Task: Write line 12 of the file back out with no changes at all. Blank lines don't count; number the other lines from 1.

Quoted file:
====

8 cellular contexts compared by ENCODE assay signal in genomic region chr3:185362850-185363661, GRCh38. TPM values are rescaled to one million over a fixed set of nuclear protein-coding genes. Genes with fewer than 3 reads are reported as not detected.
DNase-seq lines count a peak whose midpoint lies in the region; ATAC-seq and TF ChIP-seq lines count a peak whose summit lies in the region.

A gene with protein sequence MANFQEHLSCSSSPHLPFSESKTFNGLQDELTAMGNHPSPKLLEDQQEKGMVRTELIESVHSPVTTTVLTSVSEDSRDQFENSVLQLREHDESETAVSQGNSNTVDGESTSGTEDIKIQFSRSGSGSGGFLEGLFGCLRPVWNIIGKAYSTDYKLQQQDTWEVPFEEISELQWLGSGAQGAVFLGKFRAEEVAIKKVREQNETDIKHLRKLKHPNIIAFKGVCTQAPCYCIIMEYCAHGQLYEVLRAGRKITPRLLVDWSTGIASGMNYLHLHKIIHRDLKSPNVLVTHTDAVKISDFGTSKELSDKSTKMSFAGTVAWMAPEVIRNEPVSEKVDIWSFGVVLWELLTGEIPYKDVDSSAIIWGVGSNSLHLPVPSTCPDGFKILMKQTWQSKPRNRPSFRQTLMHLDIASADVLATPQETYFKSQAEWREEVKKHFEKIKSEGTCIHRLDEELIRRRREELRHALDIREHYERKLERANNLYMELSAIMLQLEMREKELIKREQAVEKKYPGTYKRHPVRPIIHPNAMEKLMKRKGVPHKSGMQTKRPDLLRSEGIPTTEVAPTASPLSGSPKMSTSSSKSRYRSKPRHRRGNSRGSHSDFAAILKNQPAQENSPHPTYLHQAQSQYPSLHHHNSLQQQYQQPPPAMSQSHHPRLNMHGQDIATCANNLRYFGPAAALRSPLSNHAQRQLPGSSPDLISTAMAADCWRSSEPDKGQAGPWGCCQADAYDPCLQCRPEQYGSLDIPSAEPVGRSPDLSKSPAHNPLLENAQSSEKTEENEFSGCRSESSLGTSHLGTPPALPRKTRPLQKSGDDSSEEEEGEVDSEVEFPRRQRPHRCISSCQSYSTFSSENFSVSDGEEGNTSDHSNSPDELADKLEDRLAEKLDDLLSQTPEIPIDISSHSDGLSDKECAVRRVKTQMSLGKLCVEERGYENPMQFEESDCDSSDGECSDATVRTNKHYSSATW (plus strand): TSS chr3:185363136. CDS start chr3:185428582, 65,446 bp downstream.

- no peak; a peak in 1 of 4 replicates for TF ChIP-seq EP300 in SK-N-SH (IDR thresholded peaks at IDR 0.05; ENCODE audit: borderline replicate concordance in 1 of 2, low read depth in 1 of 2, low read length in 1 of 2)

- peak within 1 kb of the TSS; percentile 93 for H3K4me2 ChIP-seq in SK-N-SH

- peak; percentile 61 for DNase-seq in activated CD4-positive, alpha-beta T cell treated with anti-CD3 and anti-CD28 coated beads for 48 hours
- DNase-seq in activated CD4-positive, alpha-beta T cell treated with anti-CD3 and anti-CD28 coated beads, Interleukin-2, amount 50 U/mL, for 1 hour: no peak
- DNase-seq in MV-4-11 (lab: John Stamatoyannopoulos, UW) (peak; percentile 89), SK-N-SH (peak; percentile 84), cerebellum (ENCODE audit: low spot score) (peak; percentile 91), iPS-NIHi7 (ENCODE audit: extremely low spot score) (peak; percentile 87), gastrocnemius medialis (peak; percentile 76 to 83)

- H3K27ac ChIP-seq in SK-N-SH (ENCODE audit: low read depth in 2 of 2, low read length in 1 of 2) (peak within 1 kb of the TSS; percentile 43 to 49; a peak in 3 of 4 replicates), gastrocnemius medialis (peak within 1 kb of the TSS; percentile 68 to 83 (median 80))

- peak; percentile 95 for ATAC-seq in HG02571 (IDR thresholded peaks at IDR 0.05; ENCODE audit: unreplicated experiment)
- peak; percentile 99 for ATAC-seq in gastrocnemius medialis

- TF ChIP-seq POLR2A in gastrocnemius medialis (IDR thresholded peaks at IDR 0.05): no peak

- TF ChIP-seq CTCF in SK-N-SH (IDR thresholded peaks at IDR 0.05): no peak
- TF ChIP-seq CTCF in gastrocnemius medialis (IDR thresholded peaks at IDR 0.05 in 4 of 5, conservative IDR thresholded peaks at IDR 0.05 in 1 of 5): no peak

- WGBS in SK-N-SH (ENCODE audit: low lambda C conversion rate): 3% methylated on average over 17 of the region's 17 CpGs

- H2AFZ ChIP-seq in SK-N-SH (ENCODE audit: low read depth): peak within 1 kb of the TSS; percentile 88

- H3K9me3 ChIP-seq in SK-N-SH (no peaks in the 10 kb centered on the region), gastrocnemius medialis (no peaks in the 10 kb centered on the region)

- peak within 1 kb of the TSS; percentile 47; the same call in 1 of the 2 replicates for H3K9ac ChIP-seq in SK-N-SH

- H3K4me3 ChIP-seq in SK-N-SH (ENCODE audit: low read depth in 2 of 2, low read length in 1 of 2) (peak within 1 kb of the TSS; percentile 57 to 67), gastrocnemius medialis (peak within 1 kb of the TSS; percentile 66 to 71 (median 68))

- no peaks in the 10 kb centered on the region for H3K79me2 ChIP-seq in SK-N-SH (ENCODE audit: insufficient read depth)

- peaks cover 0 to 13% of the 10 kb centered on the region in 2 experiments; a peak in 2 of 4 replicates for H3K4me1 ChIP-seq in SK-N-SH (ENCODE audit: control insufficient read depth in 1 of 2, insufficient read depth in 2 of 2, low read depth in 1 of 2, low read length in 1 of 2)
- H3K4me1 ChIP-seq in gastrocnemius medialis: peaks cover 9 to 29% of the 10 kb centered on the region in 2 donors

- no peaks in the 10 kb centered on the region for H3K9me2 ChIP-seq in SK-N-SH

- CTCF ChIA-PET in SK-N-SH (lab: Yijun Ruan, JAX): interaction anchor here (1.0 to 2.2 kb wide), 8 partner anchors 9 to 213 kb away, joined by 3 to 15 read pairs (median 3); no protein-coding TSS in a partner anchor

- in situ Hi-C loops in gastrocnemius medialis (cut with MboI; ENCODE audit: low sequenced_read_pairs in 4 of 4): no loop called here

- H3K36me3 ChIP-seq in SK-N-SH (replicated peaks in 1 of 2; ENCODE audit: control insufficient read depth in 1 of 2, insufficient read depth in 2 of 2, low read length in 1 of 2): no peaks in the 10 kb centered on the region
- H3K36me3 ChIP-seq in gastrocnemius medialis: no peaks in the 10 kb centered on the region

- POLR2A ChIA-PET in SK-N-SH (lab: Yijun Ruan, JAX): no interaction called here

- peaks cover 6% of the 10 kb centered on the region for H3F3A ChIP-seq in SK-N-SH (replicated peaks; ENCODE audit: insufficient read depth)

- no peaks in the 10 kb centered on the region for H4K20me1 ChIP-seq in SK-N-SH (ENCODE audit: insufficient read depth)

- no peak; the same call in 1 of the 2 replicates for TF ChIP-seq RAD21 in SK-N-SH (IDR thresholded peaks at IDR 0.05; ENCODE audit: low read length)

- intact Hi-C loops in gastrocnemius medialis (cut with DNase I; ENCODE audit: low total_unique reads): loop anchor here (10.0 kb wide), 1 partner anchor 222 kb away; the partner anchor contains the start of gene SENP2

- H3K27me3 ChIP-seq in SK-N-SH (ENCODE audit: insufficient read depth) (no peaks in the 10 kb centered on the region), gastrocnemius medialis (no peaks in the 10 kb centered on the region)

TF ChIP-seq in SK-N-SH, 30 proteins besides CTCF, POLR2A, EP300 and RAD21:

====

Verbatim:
- TF ChIP-seq POLR2A in gastrocnemius medialis (IDR thresholded peaks at IDR 0.05): no peak